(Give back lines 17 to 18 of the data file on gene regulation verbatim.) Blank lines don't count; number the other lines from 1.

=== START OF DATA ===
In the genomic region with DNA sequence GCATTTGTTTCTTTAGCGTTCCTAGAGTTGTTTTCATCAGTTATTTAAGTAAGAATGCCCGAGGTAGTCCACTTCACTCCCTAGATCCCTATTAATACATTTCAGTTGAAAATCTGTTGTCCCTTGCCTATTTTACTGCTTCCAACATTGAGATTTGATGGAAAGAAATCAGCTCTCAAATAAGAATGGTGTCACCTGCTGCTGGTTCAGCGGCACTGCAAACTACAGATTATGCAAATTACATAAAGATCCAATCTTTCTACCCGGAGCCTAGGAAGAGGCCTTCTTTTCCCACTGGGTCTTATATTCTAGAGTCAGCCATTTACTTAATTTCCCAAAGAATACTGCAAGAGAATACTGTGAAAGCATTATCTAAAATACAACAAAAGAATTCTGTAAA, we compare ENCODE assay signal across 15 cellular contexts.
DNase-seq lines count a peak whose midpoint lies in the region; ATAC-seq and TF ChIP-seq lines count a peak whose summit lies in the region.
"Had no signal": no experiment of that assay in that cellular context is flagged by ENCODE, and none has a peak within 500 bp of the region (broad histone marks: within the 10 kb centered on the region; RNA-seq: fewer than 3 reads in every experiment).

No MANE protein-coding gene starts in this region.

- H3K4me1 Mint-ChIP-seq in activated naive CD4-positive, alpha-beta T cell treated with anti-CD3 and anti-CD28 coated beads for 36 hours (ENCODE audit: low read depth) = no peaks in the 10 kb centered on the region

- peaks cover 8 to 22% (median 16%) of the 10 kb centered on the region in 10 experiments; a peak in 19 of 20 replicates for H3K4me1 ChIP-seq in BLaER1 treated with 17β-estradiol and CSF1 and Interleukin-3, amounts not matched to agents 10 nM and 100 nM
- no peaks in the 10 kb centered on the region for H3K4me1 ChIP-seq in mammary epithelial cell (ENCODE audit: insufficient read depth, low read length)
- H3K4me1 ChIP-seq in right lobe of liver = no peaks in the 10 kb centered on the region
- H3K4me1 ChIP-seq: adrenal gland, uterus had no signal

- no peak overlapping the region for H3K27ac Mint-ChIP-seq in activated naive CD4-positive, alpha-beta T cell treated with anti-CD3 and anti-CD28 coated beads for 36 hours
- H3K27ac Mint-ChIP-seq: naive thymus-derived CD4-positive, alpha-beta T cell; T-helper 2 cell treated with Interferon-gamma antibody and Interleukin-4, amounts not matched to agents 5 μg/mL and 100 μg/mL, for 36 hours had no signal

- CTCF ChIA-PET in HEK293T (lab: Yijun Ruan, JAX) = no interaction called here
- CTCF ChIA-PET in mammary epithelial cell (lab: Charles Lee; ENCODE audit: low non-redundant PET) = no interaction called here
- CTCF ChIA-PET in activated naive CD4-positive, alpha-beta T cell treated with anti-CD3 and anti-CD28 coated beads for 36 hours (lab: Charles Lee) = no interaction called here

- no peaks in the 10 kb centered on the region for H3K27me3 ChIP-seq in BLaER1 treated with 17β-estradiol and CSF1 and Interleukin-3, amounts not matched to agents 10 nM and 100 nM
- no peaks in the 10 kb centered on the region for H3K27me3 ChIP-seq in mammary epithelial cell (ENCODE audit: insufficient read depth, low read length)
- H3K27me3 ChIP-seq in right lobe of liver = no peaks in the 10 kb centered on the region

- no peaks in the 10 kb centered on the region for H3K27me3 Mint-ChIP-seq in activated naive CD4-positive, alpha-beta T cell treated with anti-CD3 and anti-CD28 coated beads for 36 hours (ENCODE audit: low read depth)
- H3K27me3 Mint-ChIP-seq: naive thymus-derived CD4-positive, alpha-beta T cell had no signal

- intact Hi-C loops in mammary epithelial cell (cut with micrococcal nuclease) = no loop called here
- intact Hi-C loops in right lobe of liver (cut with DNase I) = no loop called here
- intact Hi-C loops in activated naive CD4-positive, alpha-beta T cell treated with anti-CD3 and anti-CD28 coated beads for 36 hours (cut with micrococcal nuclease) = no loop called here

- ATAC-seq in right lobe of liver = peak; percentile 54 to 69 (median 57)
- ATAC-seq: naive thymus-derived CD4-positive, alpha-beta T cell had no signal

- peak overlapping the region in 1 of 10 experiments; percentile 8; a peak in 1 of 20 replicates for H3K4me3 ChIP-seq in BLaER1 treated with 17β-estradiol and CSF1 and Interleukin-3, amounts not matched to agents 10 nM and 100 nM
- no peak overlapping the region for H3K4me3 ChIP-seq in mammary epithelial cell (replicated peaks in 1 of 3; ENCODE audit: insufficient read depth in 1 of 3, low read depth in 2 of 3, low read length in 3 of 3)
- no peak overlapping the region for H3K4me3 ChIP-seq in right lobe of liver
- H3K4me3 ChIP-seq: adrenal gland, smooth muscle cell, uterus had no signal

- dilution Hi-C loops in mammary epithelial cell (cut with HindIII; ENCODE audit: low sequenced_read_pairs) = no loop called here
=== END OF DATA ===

- H3K27me3 ChIP-seq in right lobe of liver = no peaks in the 10 kb centered on the region

- no peaks in the 10 kb centered on the region for H3K27me3 Mint-ChIP-seq in activated naive CD4-positive, alpha-beta T cell treated with anti-CD3 and anti-CD28 coated beads for 36 hours (ENCODE audit: low read depth)